Original Research

An analysis of the influence of logistics activities on the export cold chain of temperature sensitive fruit through the Port of Cape Town

Leila L. Goedhals-Gerber, Laura Haasbroek, Heinrich Freiboth, F. Esbeth van Dyk
Journal of Transport and Supply Chain Management | Vol 9, No 1 | a201 | DOI: https://doi.org/10.4102/jtscm.v9i1.201 | © 2015 Leila L. Goedhals-Gerber, Laura Haasbroek, Heinrich Freiboth, F. Esbeth van Dyk | This work is licensed under CC Attribution 4.0
Submitted: 06 July 2015 | Published: 30 September 2015

About the author(s)

Leila L. Goedhals-Gerber, Department of Logistics, Stellenbosch University, South Africa
Laura Haasbroek, Department of Logistics, Stellenbosch University, South Africa
Heinrich Freiboth, Department of Logistics, Stellenbosch University, South Africa
F. Esbeth van Dyk, Council for Scientific and Industrial Research, Built Environment, South Africa


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Abstract

Background: South Africa exports a large variety of different fruit types and cultivars worldwide. Yet, there is concern in the South African fruit industry that too much fruit and money is lost each year due to breaks along the fresh fruit export cold chain.

Objective: The objective of this article was to identify the influence of logistics activities on breaks along the South African fruit export cold chain. The focus is specifically on temperature sensitive fruit, exported in refrigerated containers to Europe and the United Kingdom through the Port of Cape Town. This supply chain was selected as this was the most accessible supply chain in terms of retrieving the necessary temperature data.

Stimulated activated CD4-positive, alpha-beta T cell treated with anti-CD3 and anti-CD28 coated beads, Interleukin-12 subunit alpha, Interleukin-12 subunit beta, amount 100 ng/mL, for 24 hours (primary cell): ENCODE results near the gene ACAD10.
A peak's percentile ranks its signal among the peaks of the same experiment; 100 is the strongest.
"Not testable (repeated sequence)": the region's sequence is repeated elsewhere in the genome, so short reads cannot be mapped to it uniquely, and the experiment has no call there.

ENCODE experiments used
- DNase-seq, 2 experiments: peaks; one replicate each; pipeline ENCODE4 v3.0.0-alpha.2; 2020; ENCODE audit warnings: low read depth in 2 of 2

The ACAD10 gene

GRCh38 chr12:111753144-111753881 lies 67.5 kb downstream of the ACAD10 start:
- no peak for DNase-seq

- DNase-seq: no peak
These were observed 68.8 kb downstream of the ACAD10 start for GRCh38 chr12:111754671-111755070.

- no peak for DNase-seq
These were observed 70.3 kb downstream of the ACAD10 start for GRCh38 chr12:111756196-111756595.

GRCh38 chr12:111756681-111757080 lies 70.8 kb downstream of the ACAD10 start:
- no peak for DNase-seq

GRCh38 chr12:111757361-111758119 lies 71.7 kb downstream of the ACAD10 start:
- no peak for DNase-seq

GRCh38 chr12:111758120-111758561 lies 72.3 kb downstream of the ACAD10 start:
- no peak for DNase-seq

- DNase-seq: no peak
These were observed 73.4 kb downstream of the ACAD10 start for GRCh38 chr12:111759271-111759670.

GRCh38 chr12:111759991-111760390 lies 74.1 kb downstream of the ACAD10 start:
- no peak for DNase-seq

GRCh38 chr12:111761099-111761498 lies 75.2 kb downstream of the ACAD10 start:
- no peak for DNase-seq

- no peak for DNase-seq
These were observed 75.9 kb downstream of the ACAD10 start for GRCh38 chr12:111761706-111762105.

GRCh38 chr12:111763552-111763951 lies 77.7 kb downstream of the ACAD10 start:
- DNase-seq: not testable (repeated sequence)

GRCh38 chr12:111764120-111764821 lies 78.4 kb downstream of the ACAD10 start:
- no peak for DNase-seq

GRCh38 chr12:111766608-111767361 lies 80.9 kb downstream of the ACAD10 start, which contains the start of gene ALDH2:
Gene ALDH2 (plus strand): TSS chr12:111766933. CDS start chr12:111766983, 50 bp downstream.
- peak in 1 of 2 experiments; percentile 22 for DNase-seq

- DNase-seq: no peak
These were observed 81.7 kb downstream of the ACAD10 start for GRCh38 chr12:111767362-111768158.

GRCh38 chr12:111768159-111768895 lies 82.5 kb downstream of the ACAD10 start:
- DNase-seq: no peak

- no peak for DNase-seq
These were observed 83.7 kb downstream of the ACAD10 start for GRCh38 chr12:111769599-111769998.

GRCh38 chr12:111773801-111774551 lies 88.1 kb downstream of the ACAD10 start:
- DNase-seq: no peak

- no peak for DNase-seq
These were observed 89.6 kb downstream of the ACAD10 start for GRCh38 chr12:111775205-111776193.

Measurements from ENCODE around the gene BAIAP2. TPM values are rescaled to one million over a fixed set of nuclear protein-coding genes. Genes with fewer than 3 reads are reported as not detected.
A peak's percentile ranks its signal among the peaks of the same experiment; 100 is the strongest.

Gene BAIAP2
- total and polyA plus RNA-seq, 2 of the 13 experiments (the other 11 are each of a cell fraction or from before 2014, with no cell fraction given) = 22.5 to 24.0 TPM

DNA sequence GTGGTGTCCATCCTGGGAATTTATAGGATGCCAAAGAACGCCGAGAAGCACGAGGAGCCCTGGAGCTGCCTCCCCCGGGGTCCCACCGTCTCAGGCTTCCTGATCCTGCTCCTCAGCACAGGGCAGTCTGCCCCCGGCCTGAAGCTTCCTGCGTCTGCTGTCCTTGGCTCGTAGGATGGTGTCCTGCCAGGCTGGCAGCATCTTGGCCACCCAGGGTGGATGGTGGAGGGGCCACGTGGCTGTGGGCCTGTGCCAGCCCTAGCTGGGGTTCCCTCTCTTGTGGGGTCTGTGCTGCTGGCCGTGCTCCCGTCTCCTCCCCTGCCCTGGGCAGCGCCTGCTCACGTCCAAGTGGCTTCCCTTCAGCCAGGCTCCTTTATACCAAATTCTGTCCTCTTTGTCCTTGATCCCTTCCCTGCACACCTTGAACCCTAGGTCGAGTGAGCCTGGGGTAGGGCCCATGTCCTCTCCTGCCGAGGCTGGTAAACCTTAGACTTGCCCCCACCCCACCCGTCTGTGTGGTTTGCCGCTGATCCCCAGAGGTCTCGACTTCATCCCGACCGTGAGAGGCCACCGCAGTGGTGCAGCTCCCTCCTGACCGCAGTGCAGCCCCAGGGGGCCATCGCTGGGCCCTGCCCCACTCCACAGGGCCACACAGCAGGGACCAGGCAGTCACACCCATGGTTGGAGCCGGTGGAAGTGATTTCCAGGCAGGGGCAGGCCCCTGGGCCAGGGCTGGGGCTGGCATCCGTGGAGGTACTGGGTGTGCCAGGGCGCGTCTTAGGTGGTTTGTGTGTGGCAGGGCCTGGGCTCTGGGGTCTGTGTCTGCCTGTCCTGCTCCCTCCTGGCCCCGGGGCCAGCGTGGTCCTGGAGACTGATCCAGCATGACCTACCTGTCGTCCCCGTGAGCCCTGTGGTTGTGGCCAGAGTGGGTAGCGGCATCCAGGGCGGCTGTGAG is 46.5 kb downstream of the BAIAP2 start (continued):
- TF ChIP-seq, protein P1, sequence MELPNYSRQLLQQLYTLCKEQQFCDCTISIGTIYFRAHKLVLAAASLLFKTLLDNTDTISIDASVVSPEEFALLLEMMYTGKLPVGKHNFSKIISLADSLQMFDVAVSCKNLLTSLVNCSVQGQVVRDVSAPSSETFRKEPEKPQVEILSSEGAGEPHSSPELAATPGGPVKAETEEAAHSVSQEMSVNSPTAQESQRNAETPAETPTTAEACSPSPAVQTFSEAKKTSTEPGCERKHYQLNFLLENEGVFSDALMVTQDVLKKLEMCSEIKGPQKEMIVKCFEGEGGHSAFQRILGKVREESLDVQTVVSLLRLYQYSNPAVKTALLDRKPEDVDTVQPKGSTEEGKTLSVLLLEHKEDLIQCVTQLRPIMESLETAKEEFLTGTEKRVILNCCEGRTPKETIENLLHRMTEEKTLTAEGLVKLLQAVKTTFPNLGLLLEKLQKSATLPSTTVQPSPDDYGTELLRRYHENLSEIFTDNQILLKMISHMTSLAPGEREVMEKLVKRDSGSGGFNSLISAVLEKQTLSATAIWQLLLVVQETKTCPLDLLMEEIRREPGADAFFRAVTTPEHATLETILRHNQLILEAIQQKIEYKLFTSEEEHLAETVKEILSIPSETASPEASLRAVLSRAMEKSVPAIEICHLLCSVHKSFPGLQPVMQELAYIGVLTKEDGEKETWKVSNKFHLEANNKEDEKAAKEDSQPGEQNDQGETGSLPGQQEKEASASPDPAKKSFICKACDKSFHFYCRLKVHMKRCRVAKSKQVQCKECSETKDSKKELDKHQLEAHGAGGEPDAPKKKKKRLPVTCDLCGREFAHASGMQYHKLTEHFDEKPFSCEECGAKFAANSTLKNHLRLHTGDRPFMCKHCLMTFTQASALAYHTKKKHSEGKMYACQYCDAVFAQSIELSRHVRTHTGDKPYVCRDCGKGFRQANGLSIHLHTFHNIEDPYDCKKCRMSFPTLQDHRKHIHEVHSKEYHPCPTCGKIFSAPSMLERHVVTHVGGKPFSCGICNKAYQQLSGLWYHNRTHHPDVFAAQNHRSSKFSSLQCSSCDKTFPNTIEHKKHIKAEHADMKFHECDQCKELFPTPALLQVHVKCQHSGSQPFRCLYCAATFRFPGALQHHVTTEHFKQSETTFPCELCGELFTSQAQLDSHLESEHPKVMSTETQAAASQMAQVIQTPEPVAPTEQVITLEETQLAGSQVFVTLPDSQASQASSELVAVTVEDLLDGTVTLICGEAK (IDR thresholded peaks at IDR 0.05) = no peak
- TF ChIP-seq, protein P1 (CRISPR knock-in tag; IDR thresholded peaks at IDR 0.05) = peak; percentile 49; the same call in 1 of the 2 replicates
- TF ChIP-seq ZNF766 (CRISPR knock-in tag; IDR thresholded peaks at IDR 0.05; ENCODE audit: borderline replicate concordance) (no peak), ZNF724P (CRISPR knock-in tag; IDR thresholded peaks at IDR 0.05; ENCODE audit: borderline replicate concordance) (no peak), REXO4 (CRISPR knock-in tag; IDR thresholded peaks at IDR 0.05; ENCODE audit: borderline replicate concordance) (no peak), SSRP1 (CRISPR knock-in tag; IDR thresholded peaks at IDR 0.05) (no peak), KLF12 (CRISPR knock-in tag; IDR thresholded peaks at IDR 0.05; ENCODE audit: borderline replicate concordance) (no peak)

Method: The cold chain was investigated from the cold store, through all segments, until the Port of Cape Town. Temperature data collected with temperature monitoring devices from different fruit export supply chains of grapes, plums and pome fruit (apples and pears) were analysed to identify the percentage of temperature breaks and the length of temperature breaks that occur at each segment of the cold chain.

Results: The results show that a large number of breaks are experienced along South Africa’s fruit export cold chain, specifically at the interface between the cold store and the truck. In addition, the findings also show that there has been an improvement in the number of breaks experienced in the Port of Cape Town following the implementation of the NAVIS and Refcon systems.

Conclusion: This article concludes by providing the fruit industry with areas that require addressing to improve operational procedures along the fruit export cold chain to help ensure that the fruit arrives at its final destination at optimal quality.


Keywords

Cold chain, Quality, Ports, Post-harvest losses, South African fruit industry, Temperature breaks

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Crossref Citations

1. Time-temperature abuse in the food cold chain: Review of issues, challenges, and recommendations
Nodali Ndraha, Hsin-I Hsiao, Jelena Vlajic, Ming-Feng Yang, Hong-Ting Victor Lin
Food Control  vol: 89  first page: 12  year: 2018  
doi: 10.1016/j.foodcont.2018.01.027